November 24, 2021
Rivalries among the nation’s military academies have resulted in a long history of mascot-stealing “spirit missions” before football games, despite official condemnations, The New York Times reports.
Under the cover of darkness last weekend, Army cadets from the U.S. Military Academy at West Point crept into a secret compound, on a mission so dear to the cadet corps that it has survived generations of evolving warfare and official rebuke: stealing Bill the goat.
The goat is the mascot of the U.S. Naval Academy (USNA), the 37th in the line of rams of various breeds to hold that distinction. All 37 have been named Bill, and, over the course of the last 70 years, Army cadets have stolen Bill at least ten times, beginning in 1953 with a plan that involved a convertible and some chloroform.\
The pranks, euphemistically called spirit missions, are generally timed to precede the annual Army-Navy football game, where both sides’ mascots are expected to appear.
Officially, mascot stealing is forbidden by a high-level formal agreement signed in 1992, after Navy midshipmen cut phone lines and zip-tied six Army employees while stealing West Point’s mules. But the pranks are so deeply ingrained in the lore of interservice rivalry that leaders of the schools have never been able to stamp them out. And privately, the military leaders that forbid the missions at times have also chuckled with glee.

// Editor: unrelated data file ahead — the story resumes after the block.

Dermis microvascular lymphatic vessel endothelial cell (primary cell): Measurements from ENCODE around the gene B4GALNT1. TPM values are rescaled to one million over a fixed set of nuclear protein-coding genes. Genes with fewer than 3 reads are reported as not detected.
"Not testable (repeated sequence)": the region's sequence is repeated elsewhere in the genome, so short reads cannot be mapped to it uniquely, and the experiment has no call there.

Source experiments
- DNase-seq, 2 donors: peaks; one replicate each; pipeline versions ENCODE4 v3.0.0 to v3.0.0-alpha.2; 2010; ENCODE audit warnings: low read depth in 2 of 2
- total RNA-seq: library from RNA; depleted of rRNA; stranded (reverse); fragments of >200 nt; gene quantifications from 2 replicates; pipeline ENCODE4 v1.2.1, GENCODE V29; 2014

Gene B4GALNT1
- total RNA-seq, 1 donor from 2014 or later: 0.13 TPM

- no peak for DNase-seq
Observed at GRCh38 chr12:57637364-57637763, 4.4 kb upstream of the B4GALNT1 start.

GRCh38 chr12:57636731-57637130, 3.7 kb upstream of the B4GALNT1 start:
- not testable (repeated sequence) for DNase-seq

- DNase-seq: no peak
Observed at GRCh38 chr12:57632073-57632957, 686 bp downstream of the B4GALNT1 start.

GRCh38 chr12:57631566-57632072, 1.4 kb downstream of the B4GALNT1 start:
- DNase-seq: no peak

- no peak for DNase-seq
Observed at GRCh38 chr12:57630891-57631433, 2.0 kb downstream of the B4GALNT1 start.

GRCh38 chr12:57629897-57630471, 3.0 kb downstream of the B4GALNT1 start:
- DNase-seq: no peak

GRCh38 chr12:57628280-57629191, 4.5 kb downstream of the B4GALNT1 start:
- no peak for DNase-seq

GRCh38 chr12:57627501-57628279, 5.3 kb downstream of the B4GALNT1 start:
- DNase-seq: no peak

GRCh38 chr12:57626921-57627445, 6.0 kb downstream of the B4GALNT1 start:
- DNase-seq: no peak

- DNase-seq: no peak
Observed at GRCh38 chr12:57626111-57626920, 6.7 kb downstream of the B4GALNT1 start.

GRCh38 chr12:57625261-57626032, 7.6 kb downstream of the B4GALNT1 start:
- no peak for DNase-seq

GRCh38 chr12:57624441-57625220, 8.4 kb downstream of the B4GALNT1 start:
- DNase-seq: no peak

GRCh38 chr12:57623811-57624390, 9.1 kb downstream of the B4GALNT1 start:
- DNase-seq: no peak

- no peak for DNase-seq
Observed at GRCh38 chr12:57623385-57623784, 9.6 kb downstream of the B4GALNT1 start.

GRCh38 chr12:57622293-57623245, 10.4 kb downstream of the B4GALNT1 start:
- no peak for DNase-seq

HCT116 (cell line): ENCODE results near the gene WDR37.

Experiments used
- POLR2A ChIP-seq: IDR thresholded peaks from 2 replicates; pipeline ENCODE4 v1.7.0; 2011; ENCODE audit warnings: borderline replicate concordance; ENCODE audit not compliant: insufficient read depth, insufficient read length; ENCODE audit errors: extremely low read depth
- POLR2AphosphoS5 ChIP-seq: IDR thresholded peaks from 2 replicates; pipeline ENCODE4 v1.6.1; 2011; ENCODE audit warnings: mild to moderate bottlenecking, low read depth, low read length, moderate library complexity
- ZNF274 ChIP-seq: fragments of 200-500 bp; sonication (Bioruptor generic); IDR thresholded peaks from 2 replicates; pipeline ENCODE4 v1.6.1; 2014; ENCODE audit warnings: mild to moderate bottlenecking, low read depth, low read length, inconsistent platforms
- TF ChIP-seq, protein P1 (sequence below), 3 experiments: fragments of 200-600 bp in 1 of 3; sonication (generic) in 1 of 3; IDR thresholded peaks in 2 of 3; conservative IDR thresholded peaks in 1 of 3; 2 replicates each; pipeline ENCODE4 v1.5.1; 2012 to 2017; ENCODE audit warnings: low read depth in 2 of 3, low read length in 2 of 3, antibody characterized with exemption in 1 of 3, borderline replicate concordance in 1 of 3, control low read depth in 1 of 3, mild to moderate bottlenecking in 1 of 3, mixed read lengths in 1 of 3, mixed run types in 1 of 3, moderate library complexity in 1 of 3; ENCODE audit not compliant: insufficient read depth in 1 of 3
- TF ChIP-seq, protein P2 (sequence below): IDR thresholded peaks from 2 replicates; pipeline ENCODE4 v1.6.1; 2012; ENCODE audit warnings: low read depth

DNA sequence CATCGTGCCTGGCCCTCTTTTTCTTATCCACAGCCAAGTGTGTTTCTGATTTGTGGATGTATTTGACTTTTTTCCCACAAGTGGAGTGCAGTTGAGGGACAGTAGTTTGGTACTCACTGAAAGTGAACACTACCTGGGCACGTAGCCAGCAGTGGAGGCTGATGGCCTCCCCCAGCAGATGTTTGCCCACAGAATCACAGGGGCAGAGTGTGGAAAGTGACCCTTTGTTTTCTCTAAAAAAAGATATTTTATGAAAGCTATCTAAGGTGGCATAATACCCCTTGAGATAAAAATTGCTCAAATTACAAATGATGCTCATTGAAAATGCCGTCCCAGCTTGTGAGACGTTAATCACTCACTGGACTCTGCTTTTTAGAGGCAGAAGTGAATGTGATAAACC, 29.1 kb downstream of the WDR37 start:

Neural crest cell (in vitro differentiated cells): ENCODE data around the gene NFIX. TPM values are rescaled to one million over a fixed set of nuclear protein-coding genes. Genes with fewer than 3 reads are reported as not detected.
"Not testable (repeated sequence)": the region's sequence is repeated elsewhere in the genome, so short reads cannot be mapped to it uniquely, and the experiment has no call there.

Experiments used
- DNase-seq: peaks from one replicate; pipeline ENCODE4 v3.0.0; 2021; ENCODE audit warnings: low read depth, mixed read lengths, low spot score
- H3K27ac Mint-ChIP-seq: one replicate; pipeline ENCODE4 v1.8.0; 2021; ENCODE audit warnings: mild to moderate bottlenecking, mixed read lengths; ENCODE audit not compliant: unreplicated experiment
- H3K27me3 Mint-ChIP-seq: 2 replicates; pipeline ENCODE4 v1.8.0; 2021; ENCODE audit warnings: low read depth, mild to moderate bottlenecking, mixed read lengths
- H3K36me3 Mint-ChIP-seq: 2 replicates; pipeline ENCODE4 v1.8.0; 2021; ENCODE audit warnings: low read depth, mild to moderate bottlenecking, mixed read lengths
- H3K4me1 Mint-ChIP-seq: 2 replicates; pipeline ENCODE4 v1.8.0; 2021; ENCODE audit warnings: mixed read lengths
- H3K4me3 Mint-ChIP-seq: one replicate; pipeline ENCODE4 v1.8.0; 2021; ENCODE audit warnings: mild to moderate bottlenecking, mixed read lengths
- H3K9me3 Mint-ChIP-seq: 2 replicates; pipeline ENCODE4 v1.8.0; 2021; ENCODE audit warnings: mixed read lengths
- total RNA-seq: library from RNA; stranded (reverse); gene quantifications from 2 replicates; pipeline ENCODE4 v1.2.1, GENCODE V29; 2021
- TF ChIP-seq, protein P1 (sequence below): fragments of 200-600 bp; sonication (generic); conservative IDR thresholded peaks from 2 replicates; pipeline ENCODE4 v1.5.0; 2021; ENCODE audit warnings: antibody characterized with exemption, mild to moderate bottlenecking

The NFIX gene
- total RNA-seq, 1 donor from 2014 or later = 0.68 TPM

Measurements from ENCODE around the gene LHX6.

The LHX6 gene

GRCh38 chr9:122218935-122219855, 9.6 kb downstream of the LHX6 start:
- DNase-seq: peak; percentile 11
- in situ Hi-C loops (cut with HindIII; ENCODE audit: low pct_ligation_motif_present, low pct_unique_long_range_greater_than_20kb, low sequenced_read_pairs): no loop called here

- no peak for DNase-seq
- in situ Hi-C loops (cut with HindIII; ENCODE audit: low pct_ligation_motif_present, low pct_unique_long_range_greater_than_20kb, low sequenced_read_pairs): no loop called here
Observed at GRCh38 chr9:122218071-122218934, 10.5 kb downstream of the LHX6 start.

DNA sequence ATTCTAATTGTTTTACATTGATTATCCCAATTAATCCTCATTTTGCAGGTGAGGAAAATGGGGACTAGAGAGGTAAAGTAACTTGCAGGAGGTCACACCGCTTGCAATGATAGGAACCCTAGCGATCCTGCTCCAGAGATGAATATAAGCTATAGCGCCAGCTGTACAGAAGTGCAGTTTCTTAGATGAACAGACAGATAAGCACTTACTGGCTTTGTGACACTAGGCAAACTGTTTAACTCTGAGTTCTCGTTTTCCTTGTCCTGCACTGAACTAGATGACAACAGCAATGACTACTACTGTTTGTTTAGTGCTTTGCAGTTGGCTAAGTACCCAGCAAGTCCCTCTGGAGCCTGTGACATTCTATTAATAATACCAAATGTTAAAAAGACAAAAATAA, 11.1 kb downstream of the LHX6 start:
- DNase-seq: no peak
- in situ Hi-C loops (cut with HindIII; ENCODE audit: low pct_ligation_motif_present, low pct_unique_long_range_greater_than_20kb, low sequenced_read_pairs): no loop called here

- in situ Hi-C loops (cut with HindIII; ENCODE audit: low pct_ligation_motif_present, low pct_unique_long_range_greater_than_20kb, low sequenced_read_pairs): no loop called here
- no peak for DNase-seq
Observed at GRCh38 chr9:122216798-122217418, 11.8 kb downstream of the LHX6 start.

Sometimes the thefts are elaborate and dazzlingly executed—complete with commando teams with blackened faces and decoys sent to distract guards. One heist was so stealthy that it went unsolved until cadets ran an ad in The New York Times that read, “Hey Navy, do you know where your ‘kid’ is today? The Corps does.”
Others were little more than ham-handed brawls, including a melee in a stadium parking lot in 2015 that landed Bill No. 35 in a veterinary clinic for a week.
Last weekend’s effort was more of a Bay of Pigs-style embarrassment. West Point raiders reconnoitered a private farm near Annapolis, Maryland, and tried to sneak up to the paddock where the current goat mascot, a young angora ram with curly white wool, was pastured with others, including at least one retired Bill.
The noisy assault team spooked the goats into a run, though, and when the fumbling cadets gave chase, they managed to grab only one goa —and not the right one. After a four-hour drive back to West Point, they unveiled not Bill No. 37, but Bill No. 34—an arthritic, 14-year-old retiree with only one horn, according to a joint statement released by the Army and Navy in response to questions from The New York Times.
The usual post-raid gloating has been decidedly muted.
Research contact: @nytimes